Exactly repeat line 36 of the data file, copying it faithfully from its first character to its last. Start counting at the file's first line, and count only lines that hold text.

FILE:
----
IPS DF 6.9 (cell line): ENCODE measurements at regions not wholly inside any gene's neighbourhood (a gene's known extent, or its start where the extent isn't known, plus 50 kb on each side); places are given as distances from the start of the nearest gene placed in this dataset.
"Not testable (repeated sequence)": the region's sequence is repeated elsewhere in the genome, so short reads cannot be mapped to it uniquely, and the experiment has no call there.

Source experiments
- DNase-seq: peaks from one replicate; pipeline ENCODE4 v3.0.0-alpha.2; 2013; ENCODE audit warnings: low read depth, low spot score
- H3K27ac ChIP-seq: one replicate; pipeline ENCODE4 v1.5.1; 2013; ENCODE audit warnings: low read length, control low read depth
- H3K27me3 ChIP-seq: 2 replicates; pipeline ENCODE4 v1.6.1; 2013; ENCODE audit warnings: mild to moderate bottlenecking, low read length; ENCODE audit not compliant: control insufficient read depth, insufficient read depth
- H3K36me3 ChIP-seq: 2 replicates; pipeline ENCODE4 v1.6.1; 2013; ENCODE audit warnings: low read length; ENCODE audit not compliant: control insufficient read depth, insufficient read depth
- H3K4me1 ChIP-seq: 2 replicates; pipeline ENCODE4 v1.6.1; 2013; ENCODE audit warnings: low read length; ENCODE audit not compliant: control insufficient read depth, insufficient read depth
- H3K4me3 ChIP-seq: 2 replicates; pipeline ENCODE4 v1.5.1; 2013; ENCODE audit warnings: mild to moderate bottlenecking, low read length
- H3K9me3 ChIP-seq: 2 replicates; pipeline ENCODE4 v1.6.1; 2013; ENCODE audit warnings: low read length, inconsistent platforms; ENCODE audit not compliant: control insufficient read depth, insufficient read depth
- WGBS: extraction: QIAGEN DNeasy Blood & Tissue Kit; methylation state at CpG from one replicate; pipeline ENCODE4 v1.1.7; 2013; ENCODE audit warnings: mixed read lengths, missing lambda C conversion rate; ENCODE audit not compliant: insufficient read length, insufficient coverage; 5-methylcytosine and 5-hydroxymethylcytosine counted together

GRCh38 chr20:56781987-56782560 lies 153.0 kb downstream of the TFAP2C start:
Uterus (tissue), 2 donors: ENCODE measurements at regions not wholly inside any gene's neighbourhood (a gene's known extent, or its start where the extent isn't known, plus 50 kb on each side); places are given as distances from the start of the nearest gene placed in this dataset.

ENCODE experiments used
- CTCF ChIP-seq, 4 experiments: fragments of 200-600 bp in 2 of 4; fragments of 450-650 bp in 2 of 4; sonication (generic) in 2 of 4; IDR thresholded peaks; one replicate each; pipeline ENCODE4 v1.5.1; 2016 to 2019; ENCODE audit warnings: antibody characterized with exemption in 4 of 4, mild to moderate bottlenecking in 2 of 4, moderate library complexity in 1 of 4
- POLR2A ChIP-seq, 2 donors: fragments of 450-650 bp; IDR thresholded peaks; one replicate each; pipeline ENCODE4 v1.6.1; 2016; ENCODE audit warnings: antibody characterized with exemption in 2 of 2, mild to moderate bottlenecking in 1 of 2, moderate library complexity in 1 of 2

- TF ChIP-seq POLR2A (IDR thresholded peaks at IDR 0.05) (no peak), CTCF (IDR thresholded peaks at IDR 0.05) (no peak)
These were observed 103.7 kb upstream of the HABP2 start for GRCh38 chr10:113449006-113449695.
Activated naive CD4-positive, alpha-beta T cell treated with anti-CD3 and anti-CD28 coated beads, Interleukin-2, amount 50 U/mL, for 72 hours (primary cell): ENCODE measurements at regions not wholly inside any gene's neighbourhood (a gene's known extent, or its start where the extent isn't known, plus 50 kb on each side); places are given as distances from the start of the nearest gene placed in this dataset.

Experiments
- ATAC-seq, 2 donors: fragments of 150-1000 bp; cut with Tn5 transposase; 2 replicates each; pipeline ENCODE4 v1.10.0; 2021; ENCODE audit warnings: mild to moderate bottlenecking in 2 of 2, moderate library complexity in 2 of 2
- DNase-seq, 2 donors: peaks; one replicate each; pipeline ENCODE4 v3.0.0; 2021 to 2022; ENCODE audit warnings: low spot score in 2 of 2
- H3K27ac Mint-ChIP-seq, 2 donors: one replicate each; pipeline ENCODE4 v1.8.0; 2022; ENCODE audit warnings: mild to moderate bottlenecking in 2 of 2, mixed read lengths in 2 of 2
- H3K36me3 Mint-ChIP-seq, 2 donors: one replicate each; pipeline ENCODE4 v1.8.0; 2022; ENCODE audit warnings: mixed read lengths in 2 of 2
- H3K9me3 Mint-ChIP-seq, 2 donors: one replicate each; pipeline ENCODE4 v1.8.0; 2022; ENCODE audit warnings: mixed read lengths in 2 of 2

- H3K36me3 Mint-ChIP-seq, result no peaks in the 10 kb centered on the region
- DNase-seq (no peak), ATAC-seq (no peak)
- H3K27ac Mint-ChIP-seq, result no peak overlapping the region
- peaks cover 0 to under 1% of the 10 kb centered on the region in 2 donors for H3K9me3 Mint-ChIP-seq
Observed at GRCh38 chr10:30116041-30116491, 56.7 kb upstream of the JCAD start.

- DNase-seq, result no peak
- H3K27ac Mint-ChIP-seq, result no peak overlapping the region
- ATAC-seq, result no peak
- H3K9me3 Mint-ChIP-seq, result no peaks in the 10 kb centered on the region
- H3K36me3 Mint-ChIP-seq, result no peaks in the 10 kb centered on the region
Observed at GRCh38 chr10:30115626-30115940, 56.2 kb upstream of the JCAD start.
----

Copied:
Observed at GRCh38 chr10:30115626-30115940, 56.2 kb upstream of the JCAD start.